“The busy-ness of a move keeps you from emoting.”
A friend I call “Big Sis” said this to me at our Farewell DC party. She’s Irish, so she knows from others’ emoting. Her statement is true. If I feel the terror of change creep up from my belly I just wash more bedspreads, pull books off a shelf to donate, look for an apartment, consolidate quinoa. Poof! Terror gone.
Many of you have asked for the details of the move. When? What then? How? I thought detailing them here might make them seem less terrifying. It’s a win-win, really.
Movers arrive Wednesday, and will complete the job on Thursday. We’ll drive to the Mitten, screeching up to our residential hotel sometime on Friday. The Swedelock (Blog nickname…whaddya think?) starts work on Monday morning. The worst part about that timeline is arriving one day late for burrito night at the hotel.
Then? More hunting for housing. Finding Declan daycare. My plan is to work remotely for my DC job until they’re able to hire and train my replacement.
Patrick’s second week of work consists of flying to Philly for three days. When he gets back, my parents arrive. Never fear! We’ve got a two-room suite.Which means the kid gets his own room, and Patrick & I get comfy on the pull-out couch. (No, we can not sleep in the same room as the child, but thanks in advance for your suggestion.)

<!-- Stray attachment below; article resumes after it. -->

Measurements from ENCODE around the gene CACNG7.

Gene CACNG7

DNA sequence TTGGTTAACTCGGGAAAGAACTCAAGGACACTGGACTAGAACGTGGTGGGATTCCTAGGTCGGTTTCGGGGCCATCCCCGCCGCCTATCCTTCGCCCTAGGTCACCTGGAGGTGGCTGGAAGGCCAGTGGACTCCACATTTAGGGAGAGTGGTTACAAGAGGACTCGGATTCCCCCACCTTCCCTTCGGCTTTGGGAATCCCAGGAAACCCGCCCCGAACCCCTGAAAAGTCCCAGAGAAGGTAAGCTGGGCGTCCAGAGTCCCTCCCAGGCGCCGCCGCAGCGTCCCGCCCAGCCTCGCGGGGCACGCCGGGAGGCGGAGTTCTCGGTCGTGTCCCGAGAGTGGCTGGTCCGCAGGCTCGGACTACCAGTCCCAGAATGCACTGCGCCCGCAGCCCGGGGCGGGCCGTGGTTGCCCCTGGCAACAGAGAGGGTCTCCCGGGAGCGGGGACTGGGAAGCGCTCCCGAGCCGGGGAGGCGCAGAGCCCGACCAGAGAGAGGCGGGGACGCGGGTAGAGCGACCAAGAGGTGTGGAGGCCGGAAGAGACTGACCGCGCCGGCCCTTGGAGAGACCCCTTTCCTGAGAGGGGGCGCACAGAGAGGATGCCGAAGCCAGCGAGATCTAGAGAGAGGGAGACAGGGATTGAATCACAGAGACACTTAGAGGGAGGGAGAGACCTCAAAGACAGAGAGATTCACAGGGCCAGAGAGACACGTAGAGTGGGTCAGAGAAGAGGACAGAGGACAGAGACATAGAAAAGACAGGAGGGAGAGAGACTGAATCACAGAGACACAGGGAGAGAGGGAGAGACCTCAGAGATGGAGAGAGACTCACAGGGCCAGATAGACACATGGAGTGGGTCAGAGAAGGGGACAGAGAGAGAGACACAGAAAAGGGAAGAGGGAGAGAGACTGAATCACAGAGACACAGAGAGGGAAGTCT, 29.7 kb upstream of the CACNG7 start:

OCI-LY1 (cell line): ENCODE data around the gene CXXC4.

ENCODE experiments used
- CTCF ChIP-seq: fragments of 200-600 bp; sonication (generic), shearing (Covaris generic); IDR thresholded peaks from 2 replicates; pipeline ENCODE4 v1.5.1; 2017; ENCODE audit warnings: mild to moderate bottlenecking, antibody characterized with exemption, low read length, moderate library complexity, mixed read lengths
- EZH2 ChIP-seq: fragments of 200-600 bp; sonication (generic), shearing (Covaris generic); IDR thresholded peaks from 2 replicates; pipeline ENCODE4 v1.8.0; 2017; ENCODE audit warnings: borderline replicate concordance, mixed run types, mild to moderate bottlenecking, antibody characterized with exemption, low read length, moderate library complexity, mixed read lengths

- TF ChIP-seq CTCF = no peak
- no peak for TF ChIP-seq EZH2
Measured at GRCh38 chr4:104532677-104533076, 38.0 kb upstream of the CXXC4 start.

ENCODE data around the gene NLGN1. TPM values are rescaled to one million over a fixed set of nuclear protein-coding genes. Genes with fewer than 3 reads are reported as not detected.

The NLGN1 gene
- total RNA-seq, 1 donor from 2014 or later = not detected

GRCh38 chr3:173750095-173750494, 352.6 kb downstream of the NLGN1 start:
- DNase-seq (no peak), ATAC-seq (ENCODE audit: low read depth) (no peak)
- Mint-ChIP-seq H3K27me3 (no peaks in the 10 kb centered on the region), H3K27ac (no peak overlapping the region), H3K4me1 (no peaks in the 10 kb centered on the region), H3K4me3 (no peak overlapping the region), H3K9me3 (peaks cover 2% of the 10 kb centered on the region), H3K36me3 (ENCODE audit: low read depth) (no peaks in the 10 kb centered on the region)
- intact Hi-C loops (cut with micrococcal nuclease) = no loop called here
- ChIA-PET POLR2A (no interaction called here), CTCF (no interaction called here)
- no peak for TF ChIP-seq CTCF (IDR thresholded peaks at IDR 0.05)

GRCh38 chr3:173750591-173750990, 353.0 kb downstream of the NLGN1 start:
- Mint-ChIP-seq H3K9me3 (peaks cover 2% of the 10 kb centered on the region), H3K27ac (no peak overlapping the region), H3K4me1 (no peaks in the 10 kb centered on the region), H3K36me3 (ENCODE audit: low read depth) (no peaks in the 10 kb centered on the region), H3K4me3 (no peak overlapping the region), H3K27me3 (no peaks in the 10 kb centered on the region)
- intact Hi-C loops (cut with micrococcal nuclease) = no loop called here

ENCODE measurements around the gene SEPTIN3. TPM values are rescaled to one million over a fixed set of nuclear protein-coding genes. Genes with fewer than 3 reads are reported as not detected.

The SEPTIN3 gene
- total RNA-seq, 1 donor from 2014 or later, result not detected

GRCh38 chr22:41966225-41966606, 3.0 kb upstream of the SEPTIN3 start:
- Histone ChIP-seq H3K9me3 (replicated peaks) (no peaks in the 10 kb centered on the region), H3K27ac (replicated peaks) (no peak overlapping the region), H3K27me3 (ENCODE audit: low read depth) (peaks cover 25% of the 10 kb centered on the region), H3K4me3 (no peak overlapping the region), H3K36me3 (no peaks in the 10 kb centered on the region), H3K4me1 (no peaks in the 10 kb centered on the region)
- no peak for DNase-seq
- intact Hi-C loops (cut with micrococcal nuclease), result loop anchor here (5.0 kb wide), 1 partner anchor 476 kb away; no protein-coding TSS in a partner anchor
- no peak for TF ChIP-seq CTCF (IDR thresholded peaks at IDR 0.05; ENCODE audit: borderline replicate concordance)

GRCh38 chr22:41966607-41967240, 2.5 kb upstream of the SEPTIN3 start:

Then? I fly to San Francisco for five days. That trip means weaning the kid, just to make sure my mood is really pungent.
All that before we’ve been in Grand Rapids for three weeks.
How? I’ve been sitting here for 8 minutes alternately cackling and sighing trying to come up with the next sentence.
This part isn’t the hard part. This is the part I’m good at. People should pay me to manage projects. Oh wait, they do. The hard part comes when the moving’s done. And then comes the emoting. Don’t forget, I’m also Irish.